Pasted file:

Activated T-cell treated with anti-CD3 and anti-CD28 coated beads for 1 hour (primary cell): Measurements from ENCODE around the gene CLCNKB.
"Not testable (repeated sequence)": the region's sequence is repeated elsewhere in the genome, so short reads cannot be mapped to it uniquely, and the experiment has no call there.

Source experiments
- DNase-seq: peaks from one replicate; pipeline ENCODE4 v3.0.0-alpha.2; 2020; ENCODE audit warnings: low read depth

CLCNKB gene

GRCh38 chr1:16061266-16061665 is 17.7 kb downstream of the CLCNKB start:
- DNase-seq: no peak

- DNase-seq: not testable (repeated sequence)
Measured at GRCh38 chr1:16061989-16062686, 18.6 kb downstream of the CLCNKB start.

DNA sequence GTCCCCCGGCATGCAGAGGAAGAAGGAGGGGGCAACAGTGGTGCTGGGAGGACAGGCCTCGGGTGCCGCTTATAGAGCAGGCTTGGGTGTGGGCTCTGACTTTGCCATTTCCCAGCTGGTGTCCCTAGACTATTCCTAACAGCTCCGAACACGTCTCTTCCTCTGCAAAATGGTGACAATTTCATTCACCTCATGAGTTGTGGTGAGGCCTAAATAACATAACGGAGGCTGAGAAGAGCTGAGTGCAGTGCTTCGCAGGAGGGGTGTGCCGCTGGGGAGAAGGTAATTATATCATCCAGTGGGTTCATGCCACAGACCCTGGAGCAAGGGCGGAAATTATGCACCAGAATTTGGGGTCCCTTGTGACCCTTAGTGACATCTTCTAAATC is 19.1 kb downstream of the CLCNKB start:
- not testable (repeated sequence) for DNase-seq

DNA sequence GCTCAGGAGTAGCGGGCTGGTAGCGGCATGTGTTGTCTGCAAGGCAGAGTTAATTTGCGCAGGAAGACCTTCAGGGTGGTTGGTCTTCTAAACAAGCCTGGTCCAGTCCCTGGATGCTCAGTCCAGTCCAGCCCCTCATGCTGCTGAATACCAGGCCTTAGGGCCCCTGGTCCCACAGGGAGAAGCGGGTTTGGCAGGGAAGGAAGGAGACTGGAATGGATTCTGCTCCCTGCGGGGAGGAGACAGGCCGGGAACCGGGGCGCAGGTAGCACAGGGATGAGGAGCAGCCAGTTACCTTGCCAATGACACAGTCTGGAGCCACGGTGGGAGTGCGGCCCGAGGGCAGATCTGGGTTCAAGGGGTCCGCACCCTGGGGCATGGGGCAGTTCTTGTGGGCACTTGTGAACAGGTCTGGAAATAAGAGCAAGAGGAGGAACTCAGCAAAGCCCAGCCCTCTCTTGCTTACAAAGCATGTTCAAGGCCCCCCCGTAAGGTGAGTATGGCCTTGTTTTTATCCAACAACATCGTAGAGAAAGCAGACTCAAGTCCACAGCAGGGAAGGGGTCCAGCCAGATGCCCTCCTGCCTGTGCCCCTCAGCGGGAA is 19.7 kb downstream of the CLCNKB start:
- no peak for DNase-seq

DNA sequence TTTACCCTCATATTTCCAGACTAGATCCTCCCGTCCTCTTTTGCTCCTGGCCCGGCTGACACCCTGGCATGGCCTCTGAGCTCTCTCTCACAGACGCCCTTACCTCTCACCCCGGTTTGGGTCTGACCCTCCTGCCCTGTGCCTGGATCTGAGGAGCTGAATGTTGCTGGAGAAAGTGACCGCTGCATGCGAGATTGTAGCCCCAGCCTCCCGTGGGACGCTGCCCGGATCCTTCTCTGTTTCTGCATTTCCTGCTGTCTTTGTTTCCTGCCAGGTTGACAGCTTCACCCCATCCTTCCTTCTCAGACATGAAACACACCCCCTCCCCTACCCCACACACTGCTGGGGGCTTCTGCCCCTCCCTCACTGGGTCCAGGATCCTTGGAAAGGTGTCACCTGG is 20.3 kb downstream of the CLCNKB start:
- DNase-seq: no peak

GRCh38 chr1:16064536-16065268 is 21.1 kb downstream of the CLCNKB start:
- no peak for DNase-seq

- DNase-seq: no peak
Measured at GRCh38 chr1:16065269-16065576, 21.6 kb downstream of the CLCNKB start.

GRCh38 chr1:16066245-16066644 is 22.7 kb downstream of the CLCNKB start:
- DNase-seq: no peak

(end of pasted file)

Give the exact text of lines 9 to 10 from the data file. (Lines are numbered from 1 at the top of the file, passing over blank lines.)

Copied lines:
Measured at GRCh38 chr1:16061989-16062686, 18.6 kb downstream of the CLCNKB start.

DNA sequence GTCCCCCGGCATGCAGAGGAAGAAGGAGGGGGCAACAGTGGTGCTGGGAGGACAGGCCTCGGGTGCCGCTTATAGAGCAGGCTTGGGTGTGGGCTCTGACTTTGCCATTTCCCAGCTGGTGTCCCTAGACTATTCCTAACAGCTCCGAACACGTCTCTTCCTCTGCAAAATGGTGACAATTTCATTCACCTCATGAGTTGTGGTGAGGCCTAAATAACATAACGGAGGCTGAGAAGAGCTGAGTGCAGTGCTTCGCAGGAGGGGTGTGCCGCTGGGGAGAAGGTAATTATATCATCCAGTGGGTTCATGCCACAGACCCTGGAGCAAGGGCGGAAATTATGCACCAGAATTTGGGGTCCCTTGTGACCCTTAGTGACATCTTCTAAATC is 19.1 kb downstream of the CLCNKB start: